Objectives: The objective of this study was to describe the mental health effects of high ambient temperatures and heat waves, determine whether heat-related morbidity and mortality are increased among people with known mental disorders and identify knowledge gaps to inform targeting of future research. Study design: Systematic literature review and narrative synthesis. Methods: A systematic review of published literature using MEDLINE, Embase and PsycINFO without geographical or temporal limits was conducted. We included studies that explicitly linked high ambient temperatures and/or heat waves to mental health outcomes. Evidence was graded using a National Institute of Health framework. Results: A total of 35 studies were included in the review, among which 34 were observational studies and one was a case–control study. Six broad mental health outcome categories were identified: suicide and heat; bipolar disorder, mania and depression and heat; schizophrenia and heat; organic mental health outcomes and heat including dementia; alcohol and substance misuse and heat; and multiple mental health outcomes/mental health service usage and heat. The studies included were heterogeneous in terms of study design, population, setting, exposure measures, outcomes and location making meta-analysis unfeasible. Fifteen studies showed an increased suicide risk with heat (relative risk [RR] 1.014–1.37 per 1 °C, P < 0.05; r = 0.10–0.64, P < 0.05). Increased risks of mental health-related admissions and emergency department visits at higher temperatures were also found. No evidence of change in community care use was found. Evidence for the impact of heat on other mental health outcomes was mixed. Conclusions: High ambient temperatures have a range of mental health effects. The strongest evidence was found for increased suicide risk. Limited evidence was found for an increase in heat-related morbidity and mortality among people with known mental health problems. Knowledge gaps exist on the impact of high temperatures on many common mental health disorders. Mental health impacts should be incorporated into plans for the public health response to high temperatures, and as evidence evolves, psychological morbidity and mortality temperature thresholds should be incorporated into hot weather–warning systems.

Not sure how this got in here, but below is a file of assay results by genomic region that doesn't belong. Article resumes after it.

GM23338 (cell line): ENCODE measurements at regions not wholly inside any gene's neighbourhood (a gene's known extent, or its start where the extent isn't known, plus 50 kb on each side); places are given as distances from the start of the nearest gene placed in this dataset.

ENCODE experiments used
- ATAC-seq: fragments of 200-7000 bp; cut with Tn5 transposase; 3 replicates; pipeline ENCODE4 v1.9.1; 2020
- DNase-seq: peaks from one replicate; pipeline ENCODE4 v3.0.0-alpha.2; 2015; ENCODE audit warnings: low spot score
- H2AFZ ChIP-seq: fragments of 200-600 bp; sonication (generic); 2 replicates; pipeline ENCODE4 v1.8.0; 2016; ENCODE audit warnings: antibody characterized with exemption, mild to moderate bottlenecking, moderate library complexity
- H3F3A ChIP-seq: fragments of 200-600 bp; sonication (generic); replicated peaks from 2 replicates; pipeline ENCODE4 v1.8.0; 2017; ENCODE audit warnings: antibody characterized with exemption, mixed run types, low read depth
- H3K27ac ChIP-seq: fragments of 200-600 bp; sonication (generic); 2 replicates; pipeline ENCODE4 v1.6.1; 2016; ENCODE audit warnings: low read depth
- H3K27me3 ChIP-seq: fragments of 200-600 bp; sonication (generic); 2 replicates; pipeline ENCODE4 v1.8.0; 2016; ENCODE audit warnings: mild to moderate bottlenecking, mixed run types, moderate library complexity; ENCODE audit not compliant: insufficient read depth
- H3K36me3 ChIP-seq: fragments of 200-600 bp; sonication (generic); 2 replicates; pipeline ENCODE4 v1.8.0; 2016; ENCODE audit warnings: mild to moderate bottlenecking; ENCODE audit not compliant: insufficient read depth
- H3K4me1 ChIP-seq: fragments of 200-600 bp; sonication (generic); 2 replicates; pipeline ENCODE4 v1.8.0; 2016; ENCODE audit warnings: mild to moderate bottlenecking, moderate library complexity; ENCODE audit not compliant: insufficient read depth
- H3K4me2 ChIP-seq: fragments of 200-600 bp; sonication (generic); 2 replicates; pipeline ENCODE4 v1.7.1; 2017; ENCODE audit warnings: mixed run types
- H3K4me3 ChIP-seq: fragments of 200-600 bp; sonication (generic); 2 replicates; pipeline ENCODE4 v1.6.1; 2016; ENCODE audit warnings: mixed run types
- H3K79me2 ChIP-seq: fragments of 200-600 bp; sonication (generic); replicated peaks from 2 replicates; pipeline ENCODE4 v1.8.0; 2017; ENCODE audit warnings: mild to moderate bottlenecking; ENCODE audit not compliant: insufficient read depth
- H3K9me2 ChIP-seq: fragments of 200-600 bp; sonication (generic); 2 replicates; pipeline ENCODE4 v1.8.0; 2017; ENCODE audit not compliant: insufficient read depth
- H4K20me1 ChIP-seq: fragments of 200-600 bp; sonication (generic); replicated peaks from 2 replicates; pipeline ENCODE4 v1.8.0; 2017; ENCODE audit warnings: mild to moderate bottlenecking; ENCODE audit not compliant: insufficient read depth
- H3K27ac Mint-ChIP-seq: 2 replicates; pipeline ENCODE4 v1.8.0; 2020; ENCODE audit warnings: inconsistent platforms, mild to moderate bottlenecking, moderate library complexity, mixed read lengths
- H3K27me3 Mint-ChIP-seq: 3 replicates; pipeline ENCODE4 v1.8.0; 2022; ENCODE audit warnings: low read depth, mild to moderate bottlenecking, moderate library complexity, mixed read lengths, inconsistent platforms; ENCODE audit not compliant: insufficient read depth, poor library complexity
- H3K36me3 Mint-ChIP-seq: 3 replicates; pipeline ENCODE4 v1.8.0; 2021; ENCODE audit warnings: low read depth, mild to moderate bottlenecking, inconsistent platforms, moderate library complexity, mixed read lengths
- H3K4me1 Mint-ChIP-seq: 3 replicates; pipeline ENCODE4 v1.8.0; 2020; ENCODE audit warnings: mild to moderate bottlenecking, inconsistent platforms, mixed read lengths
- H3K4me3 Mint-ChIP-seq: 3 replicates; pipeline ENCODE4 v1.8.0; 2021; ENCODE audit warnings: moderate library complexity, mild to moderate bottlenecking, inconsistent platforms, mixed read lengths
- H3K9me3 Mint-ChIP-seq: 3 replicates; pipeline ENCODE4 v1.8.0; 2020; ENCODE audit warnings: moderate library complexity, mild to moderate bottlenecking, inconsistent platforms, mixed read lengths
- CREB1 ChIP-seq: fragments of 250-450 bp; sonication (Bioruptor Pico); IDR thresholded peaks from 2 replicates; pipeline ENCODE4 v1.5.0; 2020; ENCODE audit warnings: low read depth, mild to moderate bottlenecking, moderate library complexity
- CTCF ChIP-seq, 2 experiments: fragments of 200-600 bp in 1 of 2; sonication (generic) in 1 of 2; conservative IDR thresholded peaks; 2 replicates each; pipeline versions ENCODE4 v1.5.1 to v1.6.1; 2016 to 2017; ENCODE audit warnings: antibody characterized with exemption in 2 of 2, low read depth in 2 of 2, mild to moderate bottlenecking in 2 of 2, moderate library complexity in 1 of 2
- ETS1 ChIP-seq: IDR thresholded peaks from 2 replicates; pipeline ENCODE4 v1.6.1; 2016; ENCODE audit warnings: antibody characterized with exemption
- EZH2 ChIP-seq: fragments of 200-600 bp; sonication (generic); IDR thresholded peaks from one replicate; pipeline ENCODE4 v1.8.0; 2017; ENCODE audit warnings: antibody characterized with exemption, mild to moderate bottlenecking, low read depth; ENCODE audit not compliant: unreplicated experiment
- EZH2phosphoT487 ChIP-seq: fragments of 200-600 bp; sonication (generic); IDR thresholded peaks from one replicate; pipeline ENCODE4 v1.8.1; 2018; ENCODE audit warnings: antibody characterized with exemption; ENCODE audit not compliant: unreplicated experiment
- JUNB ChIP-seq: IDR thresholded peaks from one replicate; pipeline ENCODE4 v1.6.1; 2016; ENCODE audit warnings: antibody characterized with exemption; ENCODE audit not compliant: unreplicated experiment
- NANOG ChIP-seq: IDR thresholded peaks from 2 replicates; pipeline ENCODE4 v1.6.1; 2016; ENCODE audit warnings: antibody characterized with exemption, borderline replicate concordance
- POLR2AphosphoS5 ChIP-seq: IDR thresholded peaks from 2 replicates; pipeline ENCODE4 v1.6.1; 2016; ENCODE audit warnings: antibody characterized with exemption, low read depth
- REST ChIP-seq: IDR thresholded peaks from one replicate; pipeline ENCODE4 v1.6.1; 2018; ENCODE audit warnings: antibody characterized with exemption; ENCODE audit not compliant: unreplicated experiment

|Number of pages||21|
|Publication status||Published - Aug 2018|
Bibliographical notePublisher Copyright:
Copyright 2018 Elsevier B.V., All rights reserved.
- High temperature
- Hot weather
- Mental health
- Public health